Set against the architectural gem that is John Lautner’s Garcia House, actress Jaime King gleams.
It takes a fiercely devoted person to reside in the Garcia House; specialized craftsmen are required for chores ranging from washing windows to swapping light bulbs. In 2002, John McIlwee and Bill Damaschke acquired the Hollywood Hills property from Vincent Gallo—a three-hour lunch with the filmmaker/provocateur confirmed they were the right people to restore this 1962 John Lautner icon (named after original owners Russ and Gina Garcia). Says McIlwee, “When I say this project is kismet, I mean it. Totally meant to be.”
While structurally sound (Lautner was an engineering genius), the modest-sized abode had been redecorated to extremes, original designs either ripped out or ruined, forcing a meticulous overhaul. The entertainment business manager (clients at Shepard McIlwee include Courteney Cox and Selma Blair) and the Chief Creative Officer for DreamWorks Animation set out to reclaim its beauty after years of painting, paneling, contact-paper over wood cabinets and—no thanks to the Disco era—mirroring. Says McIlwee, “John [Lautner] had once said something like, ‘If there are better technologies and materials, I want you to upgrade them.’” They enlisted restoration masters, architecture firm Marmol Radziner of Venice (known for their projects such as Palm Springs’ Kaufmann House), and now-S.F.-based interior designer Darren Brown (Frank Sinatra house in Palm Springs, Parker Palm Springs). In stretches over the course of the five-year renovation, McIlwee camped out in a sleeping bag with no power or running water.
McIlwee and Damaschke replaced virtually every surface, fixture and faucet with elements appropriate to the era yet still relevant to modern day (new Miele ovens with 1960s design). They also consulted two invaluable resources: architectural photographer Julius Shulman, who lives down the street, “pulled out his negatives [of the home],” and Head of the Department of Architecture and Contemporary Art at The Getty Research Institute, Wim de Wit, accessed rolls containing the Garcia House’s original blueprints—including a pool which had never been constructed.
“[Lautner] homeowners are a very important group of people,” explains de Wit. “And in the Julius Shulman photo archive—they often look at those photographs taken right after the completion of the house, since those are the best record of what the house really looked like…what was really built.” This kind of research and discovery gave them confidence to follow through with massive upgrades. The terrazzo marble took three months to match. The pool alone required four years to construct.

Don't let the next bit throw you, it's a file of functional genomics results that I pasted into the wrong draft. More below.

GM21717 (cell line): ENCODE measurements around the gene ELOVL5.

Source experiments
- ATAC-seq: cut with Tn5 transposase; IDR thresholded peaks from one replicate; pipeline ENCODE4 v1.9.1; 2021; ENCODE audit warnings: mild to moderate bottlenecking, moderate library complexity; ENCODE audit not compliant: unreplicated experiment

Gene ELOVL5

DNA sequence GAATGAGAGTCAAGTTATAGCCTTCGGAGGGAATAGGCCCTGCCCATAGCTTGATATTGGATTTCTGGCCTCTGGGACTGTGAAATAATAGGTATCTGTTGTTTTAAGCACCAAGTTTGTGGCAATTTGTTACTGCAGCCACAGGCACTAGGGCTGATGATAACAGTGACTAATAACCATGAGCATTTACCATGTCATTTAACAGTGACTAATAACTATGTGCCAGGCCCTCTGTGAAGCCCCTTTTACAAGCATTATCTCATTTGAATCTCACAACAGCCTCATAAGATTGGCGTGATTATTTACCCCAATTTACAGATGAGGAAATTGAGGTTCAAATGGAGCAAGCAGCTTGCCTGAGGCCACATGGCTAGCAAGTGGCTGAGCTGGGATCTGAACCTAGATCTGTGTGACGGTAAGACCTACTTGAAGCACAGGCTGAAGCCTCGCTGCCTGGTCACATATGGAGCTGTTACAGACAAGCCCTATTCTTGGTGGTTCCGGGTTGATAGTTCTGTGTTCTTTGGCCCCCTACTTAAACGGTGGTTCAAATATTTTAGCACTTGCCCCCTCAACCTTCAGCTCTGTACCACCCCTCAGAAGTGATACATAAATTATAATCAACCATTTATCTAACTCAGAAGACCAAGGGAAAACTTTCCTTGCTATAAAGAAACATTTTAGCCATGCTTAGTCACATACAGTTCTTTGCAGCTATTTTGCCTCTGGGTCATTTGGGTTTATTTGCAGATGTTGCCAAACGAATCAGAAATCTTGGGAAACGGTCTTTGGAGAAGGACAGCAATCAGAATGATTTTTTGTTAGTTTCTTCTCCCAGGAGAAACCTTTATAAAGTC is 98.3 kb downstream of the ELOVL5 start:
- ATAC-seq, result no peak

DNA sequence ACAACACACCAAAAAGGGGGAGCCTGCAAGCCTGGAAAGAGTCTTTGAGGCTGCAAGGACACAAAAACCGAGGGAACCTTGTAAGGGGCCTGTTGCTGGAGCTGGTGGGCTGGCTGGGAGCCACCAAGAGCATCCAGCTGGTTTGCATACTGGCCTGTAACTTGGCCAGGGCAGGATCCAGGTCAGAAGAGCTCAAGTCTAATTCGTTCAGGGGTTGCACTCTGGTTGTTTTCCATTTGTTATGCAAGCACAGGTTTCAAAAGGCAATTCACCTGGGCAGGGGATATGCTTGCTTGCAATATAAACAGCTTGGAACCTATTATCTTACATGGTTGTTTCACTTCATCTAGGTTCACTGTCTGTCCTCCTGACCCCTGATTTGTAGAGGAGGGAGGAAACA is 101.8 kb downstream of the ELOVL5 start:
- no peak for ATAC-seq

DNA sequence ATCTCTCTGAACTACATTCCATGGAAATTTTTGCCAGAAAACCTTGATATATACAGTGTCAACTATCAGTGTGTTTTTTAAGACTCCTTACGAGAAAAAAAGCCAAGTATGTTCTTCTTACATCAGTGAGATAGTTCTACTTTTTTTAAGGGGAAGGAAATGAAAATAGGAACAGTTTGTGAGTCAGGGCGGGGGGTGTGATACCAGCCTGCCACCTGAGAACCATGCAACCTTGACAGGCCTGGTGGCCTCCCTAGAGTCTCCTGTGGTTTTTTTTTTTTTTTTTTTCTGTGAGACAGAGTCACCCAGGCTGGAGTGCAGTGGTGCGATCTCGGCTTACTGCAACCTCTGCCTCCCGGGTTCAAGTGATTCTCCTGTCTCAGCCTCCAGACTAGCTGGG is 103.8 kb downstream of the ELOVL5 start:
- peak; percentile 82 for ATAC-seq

Now again, the gravity-defying Garcia House stands as an otherworldly feat soaring high above the lush foliage of L.A.’s Nichols Canyon. Not an ounce of the John Lautner masterpiece touches the ground 60 feet below. Instead, two V-shaped stems sprout almost organically out of the hillside to cradle the glass-paneled ellipsis. A private stair descent leads past slightly overgrown greenery to an eye-shaped pool—a wink of turquoise against cool concrete. As the day progresses, the sun creates dazzling geometry of light reflected in every movement—particularly arresting when glowing through glass inserts of bold popsicle hues.
Indoors and out, stairwells and landings of dark lava rock and confetti-like terrazzo flooring sweeps seductively throughout, while more angular surfaces, like honeyed onyx in the kitchen, demarcate specific functionality. Under the vigil of a Mattia Biagi dripped tar bust “on loan” from friend Mayer Rus, living areas remain larger than life, yet expertly scaled—and always in perspective. In the living room, for example, against a slanted glass wall and surrounded by Contemporary art and raw, sparkling cathedral geodes, a curvaceous sofa that can accommodate at least a dozen is offset by an equilateral triangle coffee table crafted by Lucite master Charles Hollis Jones.
What’s also affectionately known as the Rainbow House, for its arched silhouette, remains the couple’s proud achievement, even as they embark on another home (the Gerald Ford Estate in Palm Springs). Modernism buffs and inquisitive architecture students still motor by, and a fair share of tourists juggling film maps search for the domicile that unforgettably slid down the hill in Lethal Weapon 2. Keeping a healthy dose of realism about the attention, the couple doesn’t sequester. They throw casual buffet dinners quite often. (“The house is not prissy,” adds McIlwee. “I have great carpets. I serve red wine.”)
Additionally, both men are immensely active in philanthropic projects, whether the board of the John Lautner Foundation, Project Angel Food, or The Hammer. Benefits, tours and entertaining are simply an aspect of such residential stewardship. “You get a different sense of space when you’re in [the house], versus just seeing a picture of it or the floor plans. That’s the part of me that knows you have to participate and share it.”
With its cutting-edge Raymond Pettibon drawings, boldface name designer and stunning geometry, it may be museum-worthy, yet Damaschke and McIlwee really do live here. “At the end of the day, it’s still a private residence.”
By Alison Clare Steingold.
Photographed by Coliena Rentmeester.